July 23, 2024

How Relevant Are Intentions Behind Medical Research?

90% of all medical research in Nazi Germany was criminal (Weindling et al., 2016). This is a shocking and interesting statistic. Ideally, medical research is meant to benefit society as a whole. Medical research is supposed to be in the best interest of human kind. It is supposed to improve our species and provide us with the tools to overcome illnesses. It is intended to improve the human experience on Earth. Clearly, the physicians and scientists that conducted the inhumane and unethical medical experiments in Nazi Germany did not have any of these purposes in mind. Thus, it begs us to ask, “What did they have in mind?”

A more obvious answer to this question is, obviously, racism. Josef Mengele is an infamous example of one physician who really was “vehemently racist” and a loyal member of the Nazi party (Blakemore, 2019). To be supporting such a regime, especially until the very end, one cannot claim to value human life. Mengele completely “abandon[ed all of his knowledge of] medical ethics and research protocols… [to conduct his] horrific [twin] experiments” at the Auschwitz-Birkenau concentration camp (Blakemore, 2019). In the case of Mengele, he completely deemed the Jewish population as worthless. The pure hatred he had for a group of people outweighed any good intentions he might have had for advancing his field through scientific research. After becoming “chief camp physician”, Mengele saw an opportunity to continue his twin experiments (Blakemore, 2019). Nobody at the concentration camp was going to tell him how to conduct his research at this point, and certainly nobody was going to stop his research if it involved the abuse of Jewish people. He saw an opportunity to continue his research and fulfill his self-interests. That dominated any moral responsibilities he had to the field of medicine or science.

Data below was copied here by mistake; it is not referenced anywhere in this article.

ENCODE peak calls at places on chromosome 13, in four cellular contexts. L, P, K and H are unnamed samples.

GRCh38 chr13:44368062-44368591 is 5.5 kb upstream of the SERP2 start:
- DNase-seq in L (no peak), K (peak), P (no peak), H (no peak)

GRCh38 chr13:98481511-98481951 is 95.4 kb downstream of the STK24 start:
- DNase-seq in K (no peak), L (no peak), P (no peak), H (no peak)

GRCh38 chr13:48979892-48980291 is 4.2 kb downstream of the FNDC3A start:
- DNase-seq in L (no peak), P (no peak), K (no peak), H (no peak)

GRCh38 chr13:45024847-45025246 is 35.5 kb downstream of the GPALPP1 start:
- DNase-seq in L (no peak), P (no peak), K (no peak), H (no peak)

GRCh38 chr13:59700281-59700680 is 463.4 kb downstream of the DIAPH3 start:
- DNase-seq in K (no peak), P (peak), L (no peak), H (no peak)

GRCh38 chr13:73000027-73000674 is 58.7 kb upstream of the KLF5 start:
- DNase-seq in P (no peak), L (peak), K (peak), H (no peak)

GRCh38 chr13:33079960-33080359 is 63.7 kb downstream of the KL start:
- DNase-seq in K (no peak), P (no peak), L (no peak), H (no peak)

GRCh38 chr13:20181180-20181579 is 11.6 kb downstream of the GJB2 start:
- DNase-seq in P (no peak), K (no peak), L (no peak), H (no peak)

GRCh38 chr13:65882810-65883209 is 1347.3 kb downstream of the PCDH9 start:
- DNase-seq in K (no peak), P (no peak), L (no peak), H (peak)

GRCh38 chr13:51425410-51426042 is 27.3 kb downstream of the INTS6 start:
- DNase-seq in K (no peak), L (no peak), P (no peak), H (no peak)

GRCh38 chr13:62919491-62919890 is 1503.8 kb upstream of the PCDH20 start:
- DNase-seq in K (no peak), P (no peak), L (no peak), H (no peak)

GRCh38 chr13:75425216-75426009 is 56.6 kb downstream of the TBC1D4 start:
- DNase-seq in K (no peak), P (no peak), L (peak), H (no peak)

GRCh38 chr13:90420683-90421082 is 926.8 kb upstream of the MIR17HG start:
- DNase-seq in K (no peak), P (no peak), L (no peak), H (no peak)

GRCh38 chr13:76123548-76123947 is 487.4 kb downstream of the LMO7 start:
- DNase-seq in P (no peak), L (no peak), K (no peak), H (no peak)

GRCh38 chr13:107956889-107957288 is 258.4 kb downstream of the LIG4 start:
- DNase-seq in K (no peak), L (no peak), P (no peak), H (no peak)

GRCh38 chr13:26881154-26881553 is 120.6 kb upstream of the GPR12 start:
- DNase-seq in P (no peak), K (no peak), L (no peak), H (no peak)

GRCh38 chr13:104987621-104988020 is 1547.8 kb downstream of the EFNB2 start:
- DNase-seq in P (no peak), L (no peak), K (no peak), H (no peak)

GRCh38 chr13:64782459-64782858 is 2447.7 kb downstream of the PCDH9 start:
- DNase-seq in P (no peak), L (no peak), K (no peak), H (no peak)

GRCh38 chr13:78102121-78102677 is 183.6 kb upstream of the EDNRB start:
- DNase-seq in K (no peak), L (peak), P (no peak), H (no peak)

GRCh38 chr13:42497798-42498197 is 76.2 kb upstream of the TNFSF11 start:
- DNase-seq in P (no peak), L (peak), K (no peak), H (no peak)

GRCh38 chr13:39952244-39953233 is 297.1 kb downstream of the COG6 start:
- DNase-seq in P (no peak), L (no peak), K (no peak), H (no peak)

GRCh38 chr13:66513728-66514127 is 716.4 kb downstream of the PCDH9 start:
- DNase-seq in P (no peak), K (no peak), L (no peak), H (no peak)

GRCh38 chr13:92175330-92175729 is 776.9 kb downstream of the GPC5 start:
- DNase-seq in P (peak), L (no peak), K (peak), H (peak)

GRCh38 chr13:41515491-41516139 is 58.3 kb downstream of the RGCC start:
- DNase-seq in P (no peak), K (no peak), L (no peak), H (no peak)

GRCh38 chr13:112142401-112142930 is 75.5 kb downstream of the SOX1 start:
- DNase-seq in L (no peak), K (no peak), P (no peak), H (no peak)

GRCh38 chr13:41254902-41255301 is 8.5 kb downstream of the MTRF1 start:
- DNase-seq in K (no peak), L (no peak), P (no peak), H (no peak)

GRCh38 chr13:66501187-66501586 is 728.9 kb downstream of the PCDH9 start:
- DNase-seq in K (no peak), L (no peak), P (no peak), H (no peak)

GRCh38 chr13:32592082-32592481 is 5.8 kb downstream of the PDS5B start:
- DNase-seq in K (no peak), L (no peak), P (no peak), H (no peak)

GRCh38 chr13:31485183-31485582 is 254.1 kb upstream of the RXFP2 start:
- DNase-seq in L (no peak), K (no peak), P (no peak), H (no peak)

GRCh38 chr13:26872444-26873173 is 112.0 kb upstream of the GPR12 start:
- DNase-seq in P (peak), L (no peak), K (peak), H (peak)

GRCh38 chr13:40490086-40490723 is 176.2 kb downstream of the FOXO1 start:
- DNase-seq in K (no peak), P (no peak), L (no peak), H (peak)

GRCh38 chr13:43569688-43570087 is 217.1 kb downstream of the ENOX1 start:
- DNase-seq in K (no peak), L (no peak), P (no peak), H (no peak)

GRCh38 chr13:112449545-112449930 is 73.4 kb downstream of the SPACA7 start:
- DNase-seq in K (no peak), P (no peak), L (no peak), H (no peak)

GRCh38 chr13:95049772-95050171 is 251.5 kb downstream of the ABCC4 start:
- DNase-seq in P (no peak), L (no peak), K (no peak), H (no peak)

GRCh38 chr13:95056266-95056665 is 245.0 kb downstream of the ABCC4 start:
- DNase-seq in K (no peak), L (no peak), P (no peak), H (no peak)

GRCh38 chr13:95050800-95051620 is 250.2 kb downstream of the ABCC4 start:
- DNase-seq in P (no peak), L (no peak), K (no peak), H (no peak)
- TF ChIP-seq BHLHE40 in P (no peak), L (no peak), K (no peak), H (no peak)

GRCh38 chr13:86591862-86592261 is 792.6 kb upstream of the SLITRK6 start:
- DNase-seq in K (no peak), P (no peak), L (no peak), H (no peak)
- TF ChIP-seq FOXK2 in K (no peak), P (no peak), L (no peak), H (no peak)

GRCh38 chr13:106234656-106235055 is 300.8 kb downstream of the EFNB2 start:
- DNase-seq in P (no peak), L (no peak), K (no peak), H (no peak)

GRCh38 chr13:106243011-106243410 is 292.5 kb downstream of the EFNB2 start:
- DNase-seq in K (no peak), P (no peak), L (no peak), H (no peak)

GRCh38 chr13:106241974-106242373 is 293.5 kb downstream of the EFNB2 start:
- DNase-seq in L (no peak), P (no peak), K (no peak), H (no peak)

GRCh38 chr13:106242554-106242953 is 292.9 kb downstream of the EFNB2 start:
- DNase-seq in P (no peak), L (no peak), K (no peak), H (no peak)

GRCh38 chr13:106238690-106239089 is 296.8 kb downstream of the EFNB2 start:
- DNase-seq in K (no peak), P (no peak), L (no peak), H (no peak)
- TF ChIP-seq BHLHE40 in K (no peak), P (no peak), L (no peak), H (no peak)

While it is true that many of the physicians and scientist participating in any research in Nazi Germany might have been similar to Mengele with regards to their truly evil motives, I am not certain that is representative of the entire scientific community in Nazi Germany. Throughout the years, many guards and personnel involved in the concentration camps have come out demonstrating remorse and apologizing for all of murders they aided in committing. There has to have been physicians and scientists facing similar moral dilemmas. It is important to acknowledge the strong pressures that existed in Nazi Germany to remain in the party and to follow all of the rules that would cause nothing but pain to Jewish people. Any sign of disloyalty was to be severely punished. Many physicians and scientists may have not felt like they could have afforded to stray away from the kind of research that they were doing. This is not to say that the way they were conducting experiments and the kinds of topics that they were researching were not morally reprehensible. It is more to conduct some thought about how much agency these physicians and scientists really had in the work place. Maybe they did not realize really what they were doing when they started the experiments. Still, once they started it was probably very hard to stop for fear of the regime’s consequences.

References

Blakemore, E. (2019, July 08). Why the Nazis Were Obsessed With Twins. Retrieved October 10, 2020, from https://www.history.com/news/nazi-twin-experiments-mengele-eugenics

Weindling, P., Villiez, A. V., Loewenau, A., & Farron, N. (2016). The victims of unethical human experiments and coerced research under National Socialism. Endeavour, 40(1), 1-6. doi:10.1016/j.endeavour.2015.10.005

 

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